The Tizen Association announced 15 new members, including Baidu, SoftBank, Sprint, and ZTE, following a Samsung leak of an updated TouchWiz UI for Tizen.
Tizen has always been the presumed heavyweight among the new crop of mobile Linux operating systems, yet it has increasingly seemed more like a wispy shadow. Now, despite growing signs that Samsung’s first Tizen phones may not ship until late 2014, and doubts whether the company will put much effort behind the OS now that it has made peace with Google, the Tizen marketing push has cranked up for the upcoming Mobile World Congress in Barcelona. This week, the Tizen Association industry group that supports the Linux Foundation hosted Tizen project, announced 15 new members for its partner program (see farther below).
The news quickly followed Samsung’s Twitter leak of a screenshot that showed an updated version of its TouchWiz UI for Tizen. The Tizen connection was made by Nowhereelse.fr, which matched the icons to a Samsung Tizen document.
Feb. 24 Tizen rollout teaser
(click image to enlarge)
The same UI update is also expected to run on Samsung’s Android phones, including the upcoming Galaxy S 5 expected to be announced at the Feb. 24 event cited in the teaser image. One earlier rumor suggested Samsung’s first Tizen phone may actually be the Galaxy S 5, which will be available with either Android or Tizen. However, a somewhat different prototype has been popping up with more frequency. Of course, there may also be more than one initial phone.
Tizen Association grows, despite growing doubts
The Tizen Association dates back to 2012, but the partner program was only launched in Nov. 2013, with 36 members. The new members include one major mobile manufacturer (ZTE), a Chinese search giant (Baidu), a major content provider (AccuWeather) and two carriers: Japan’s Softbank Mobile and U.S.-based Sprint, in which Softbank owns a controlling interest.
Other new partner members are mostly software and services companies, including Acrodea, CloudStreet, Cyberlightning, DynAgility, Gamevil, Inside Secure, Ixonos, Nomovok, Piceasoft, and Red Bend Software. The new members join existing members including Access, Panasonic, Sharp, and The Weather Channel, bringing the total up to 51.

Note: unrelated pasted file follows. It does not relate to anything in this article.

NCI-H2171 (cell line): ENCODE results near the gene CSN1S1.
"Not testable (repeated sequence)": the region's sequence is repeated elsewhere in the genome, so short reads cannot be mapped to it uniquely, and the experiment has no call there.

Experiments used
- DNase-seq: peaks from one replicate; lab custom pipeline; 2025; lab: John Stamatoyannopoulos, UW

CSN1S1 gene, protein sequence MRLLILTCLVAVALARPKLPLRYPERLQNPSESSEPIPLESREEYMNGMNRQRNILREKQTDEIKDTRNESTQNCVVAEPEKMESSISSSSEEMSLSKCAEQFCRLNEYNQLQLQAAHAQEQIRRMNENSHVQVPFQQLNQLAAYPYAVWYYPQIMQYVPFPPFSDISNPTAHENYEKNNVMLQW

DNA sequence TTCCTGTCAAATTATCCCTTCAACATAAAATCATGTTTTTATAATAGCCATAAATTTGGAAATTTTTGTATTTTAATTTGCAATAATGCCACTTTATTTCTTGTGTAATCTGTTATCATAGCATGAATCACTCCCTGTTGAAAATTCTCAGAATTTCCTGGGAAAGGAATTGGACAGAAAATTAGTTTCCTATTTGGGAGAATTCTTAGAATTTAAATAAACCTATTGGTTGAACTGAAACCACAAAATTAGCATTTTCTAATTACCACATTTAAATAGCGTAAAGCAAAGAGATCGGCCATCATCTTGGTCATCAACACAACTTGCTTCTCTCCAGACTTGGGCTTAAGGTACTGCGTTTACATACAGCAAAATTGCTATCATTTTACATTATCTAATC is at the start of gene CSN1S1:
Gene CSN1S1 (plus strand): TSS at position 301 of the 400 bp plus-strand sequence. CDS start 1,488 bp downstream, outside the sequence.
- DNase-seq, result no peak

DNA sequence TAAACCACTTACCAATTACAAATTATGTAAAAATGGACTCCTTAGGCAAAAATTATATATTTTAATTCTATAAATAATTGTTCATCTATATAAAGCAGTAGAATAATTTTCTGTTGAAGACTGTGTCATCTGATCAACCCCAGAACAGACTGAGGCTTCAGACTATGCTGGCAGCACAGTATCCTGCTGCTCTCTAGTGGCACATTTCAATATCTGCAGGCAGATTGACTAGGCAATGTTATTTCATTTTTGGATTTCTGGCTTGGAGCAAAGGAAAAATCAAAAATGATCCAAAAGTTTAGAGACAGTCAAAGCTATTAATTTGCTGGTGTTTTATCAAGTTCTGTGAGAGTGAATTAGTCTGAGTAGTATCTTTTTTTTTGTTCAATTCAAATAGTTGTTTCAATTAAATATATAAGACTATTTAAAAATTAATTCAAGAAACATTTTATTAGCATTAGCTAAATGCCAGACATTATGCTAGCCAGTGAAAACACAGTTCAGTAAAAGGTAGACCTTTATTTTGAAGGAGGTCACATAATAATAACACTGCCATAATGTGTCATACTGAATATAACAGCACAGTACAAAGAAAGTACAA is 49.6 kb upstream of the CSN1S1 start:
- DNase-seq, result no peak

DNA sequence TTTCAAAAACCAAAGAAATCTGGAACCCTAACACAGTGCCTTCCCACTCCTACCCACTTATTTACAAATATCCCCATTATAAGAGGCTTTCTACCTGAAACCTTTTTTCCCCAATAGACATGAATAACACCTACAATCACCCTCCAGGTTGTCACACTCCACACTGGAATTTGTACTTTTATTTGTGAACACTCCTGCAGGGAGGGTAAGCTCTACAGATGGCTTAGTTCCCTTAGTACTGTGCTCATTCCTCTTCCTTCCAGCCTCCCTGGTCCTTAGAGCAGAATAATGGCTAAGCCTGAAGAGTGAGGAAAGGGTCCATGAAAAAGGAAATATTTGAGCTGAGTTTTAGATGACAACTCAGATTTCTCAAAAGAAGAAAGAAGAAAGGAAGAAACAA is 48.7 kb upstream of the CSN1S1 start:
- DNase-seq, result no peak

Sprint had previously been a member of the more influential Tizen Association Board of Directors, but left the group last year along with Firefox OS supporter Telefonica. Other Board of Directors members include the main two backers — Samsung and Intel — as well as Fujitsu, Huawei, Korea Telecom, LG, NTT DoCoMo, Orange, SK Telecom, and Vodafone. Most of the carriers listed here were also key members of the previous LiMo Foundation, whose LiMo spec has been folded into Tizen. (This week, Vodafone joined the somewhat similar Carrier Advisory Group for the rival Ubuntu Phone project.)
Japan’s NTT DoCoMo had been expected to roll out the first Tizen phones this spring, along with Orange and Vodafone, and possible Korea Telecom and SK Telecom. Last month, however, the carrier announced an indefinite postponement of its Tizen launch. We should find out on Feb. 24 whether the other carriers are still on track to release Tizen phones in the first half of the year. Earlier this month, a Wall Street Journal story suggested Orange was also reconsidering its launch. Perhaps to correct the appearance that it was abandoning Tizen, NTT DoCoMo submitted one of the two testimonial quotes in the announcement of the new members.
According to the WSJ, the wariness about Tizen has been spurred on by the lack of response from developers to the Tizen organization’s generous $4 million Tizen App Challenge, as well as Samsung’s recent patent deal with Google and Google’s subsequent sale of Motorola to Lenovo. If Tizen had been intended as a hedge to keep Google from grabbing more control over Android — a platform that has launched Samsung to the top tier of technology firms — then the Google/Samsung patent deal combined with Google’s sale of Motorola appear to have softened Samsung’s paranoia. The Google deal with Samsung also calls for Samsung to tone down its TouchWiz interface to keep it more in line with stock Android.
It’s hard to say which of these chickens led to which eggs, or vice versa, but it does appear that the Google deals could delay Tizen, or at least limit its deployment. The WSJ story suggests that a Lenovo/Motorola behemoth, as well as growing competition from other Chinese vendors, will only increase pricing pressures on Samsung, making it harder to launch its new Tizen platform.
Gordon Kelly at Forbes, meanwhile, suggests that despite Google selling Motorola at a loss, the search giant outfoxed Samsung. First, when you factor in Motorola cash on hand, savings from deferred tax assets, and Google’s previous sales of two other Motorola units, among other factors, Google lost very little money on the deal, despite buying Motorola for $10 billion and selling it for $2.91 billion. In the meantime, it received a promise for Samsung to tone down TouchWiz and possibly to delay or mute Tizen, while also giving Lenovo a chance to keep Samsung in check in a way Google never could with Motorola.
Google also retained key Motorola patents, as well as its highly regarded Advanced Research and Projects (ATAP) group. ATAP is working on cutting edge wearable technology, as well as Project Ara, which aims to build modular, highly customizable smartphones.
Then again, Samsung is still the leading mobile manufacturer in the world, and one of the most profitable, so keep your handkerchiefs tucked.